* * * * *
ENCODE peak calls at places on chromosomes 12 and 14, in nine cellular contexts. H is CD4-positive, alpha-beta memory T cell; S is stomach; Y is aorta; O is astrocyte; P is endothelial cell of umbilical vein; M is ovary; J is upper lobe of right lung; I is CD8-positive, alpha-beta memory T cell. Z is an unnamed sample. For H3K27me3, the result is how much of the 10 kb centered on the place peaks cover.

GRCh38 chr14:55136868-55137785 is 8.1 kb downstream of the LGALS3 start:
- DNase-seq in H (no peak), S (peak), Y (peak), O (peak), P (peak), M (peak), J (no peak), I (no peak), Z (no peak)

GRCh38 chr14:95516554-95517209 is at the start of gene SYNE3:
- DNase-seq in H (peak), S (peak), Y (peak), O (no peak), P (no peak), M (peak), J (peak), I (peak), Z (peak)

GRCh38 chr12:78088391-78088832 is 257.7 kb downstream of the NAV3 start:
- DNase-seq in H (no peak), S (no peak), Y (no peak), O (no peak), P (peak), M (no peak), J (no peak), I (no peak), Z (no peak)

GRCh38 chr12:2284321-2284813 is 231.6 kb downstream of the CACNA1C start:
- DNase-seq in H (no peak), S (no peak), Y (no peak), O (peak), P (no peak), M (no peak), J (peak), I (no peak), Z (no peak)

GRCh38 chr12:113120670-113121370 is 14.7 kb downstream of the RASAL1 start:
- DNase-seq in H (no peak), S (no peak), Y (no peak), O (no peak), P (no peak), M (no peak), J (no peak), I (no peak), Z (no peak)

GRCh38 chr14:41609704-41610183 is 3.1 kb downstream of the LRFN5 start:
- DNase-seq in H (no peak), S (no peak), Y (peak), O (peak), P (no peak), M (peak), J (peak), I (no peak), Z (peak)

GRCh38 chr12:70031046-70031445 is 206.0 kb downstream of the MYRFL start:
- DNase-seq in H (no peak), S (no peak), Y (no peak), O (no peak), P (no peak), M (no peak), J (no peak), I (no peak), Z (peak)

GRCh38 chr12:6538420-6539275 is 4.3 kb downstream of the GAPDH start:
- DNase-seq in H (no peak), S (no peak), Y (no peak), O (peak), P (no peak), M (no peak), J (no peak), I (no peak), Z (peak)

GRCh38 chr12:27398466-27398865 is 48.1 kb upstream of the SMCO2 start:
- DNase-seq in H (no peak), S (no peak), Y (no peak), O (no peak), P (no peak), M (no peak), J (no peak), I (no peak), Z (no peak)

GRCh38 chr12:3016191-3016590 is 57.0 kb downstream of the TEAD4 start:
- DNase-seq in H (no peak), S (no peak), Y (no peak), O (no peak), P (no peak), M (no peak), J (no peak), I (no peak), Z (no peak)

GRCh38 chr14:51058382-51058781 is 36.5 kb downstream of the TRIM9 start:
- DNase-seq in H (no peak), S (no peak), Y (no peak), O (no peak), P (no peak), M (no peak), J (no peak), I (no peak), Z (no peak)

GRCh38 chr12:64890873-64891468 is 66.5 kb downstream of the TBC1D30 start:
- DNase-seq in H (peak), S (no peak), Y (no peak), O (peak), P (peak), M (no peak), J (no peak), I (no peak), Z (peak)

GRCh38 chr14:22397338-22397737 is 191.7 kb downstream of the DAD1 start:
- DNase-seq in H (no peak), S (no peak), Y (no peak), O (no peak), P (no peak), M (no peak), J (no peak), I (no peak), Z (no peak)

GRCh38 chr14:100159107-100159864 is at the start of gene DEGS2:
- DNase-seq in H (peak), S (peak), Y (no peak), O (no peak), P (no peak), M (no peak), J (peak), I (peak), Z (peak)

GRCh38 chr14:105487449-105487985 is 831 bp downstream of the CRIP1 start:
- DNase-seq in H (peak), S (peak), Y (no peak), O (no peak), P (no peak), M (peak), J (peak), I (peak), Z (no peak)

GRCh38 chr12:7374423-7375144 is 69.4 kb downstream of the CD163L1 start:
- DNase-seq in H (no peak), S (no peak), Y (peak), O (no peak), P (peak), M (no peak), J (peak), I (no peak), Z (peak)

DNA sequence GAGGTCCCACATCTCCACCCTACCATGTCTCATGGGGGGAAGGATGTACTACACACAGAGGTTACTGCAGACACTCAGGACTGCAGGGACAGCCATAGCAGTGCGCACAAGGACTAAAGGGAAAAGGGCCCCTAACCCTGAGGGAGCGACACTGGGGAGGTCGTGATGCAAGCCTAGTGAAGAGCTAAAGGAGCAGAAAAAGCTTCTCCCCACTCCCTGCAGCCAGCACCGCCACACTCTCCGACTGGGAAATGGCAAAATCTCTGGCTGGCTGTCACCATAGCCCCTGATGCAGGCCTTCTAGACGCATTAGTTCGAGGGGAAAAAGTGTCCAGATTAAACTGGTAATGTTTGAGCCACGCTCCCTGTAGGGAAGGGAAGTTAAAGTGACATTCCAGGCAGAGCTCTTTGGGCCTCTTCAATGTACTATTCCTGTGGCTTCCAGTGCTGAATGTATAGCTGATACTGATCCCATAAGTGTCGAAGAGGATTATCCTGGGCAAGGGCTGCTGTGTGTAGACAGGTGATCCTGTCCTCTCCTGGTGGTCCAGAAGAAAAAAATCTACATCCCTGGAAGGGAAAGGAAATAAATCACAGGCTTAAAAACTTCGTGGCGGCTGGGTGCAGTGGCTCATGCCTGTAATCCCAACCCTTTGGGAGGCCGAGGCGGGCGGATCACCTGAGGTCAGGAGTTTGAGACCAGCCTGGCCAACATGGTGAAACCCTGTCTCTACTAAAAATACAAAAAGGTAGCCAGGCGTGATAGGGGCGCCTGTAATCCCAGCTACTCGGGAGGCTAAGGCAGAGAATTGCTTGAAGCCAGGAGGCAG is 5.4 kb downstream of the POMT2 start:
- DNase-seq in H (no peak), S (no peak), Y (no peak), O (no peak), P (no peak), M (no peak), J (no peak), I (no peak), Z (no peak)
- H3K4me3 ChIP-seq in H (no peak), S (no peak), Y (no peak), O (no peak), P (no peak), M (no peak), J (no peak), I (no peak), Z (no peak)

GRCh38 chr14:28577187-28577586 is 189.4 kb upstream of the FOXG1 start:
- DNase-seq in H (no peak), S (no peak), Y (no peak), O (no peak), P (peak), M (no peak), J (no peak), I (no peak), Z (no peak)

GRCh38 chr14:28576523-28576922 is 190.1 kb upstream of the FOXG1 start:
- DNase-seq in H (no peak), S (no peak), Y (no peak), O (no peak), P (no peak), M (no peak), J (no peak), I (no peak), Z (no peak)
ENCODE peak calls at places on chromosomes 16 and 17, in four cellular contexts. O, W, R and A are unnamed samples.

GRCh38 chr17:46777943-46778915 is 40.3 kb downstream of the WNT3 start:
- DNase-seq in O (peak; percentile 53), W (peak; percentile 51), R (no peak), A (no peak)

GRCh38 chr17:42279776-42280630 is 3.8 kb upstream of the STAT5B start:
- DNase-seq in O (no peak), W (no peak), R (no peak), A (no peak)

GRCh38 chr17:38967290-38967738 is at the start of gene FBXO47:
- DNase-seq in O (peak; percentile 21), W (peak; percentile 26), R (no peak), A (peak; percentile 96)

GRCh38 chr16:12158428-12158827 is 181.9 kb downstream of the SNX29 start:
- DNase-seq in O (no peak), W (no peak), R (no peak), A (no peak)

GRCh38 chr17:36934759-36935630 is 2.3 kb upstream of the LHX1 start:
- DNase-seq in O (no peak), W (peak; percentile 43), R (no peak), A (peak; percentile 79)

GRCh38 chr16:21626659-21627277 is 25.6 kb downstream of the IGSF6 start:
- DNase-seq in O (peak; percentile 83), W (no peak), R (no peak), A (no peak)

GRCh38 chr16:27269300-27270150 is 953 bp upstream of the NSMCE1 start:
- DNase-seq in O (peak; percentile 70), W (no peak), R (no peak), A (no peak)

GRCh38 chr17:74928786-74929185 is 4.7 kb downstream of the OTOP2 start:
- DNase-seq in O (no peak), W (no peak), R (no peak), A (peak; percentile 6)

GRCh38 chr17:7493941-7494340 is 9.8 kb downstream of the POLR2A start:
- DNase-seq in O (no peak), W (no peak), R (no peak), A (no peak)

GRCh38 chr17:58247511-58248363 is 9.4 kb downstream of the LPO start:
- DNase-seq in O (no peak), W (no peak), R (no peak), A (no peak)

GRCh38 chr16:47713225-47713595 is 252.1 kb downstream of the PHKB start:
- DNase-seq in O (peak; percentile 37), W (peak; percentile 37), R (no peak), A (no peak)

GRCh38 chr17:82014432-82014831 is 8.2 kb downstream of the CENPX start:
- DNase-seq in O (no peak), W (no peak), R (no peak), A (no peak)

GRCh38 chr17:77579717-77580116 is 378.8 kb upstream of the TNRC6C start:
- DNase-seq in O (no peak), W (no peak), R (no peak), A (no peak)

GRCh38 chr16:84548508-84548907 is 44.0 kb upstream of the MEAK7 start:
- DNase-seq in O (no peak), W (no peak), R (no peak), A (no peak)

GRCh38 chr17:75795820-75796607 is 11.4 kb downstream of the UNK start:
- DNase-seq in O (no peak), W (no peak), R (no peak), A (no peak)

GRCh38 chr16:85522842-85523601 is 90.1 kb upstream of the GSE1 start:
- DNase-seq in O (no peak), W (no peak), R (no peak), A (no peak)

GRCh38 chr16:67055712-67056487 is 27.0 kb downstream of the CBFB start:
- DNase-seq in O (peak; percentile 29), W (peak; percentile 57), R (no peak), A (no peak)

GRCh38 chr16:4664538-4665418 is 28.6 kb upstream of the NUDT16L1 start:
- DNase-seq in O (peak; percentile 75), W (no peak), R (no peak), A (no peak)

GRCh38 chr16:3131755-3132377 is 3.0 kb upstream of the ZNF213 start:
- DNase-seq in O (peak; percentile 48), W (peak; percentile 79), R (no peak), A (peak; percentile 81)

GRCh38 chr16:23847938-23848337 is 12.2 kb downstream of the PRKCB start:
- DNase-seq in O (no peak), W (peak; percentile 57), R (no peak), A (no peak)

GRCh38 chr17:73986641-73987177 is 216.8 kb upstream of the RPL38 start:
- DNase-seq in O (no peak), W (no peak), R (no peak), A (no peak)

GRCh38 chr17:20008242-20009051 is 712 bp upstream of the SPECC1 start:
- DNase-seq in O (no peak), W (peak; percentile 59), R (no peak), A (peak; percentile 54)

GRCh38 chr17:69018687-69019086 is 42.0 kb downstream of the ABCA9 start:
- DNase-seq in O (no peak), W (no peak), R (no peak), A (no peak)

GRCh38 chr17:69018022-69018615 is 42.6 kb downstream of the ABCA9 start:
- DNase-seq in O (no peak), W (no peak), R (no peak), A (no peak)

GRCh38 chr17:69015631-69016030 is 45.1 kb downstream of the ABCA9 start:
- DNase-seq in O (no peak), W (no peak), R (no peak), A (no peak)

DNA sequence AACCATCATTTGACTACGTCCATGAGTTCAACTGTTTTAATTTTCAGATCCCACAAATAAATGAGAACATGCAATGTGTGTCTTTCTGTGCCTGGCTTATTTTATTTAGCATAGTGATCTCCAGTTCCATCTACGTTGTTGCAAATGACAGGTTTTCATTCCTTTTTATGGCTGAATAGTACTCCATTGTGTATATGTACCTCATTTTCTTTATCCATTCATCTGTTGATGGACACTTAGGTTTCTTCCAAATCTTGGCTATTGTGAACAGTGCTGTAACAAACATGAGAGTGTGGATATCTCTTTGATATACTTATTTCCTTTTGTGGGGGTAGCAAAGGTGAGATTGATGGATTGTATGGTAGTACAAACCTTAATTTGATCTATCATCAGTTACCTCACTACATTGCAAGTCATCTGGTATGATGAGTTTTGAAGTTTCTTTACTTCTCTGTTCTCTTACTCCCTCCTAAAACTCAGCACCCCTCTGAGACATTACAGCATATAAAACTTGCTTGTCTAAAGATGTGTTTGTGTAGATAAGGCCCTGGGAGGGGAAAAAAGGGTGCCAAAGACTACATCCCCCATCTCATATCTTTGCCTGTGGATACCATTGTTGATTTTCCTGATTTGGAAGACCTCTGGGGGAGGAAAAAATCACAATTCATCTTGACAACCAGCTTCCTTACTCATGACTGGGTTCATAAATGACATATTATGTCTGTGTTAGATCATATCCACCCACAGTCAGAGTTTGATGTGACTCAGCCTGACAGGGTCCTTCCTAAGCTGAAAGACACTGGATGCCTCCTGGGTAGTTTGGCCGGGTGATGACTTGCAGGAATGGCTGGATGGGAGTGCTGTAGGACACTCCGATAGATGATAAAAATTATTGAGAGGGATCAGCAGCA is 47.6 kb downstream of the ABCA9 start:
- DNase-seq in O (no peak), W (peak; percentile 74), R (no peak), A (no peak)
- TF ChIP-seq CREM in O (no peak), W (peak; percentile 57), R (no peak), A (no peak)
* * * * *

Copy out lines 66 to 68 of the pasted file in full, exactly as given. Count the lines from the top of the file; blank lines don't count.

GRCh38 chr17:77579717-77580116 is 378.8 kb upstream of the TNRC6C start:
- DNase-seq in O (no peak), W (no peak), R (no peak), A (no peak)

GRCh38 chr16:84548508-84548907 is 44.0 kb upstream of the MEAK7 start: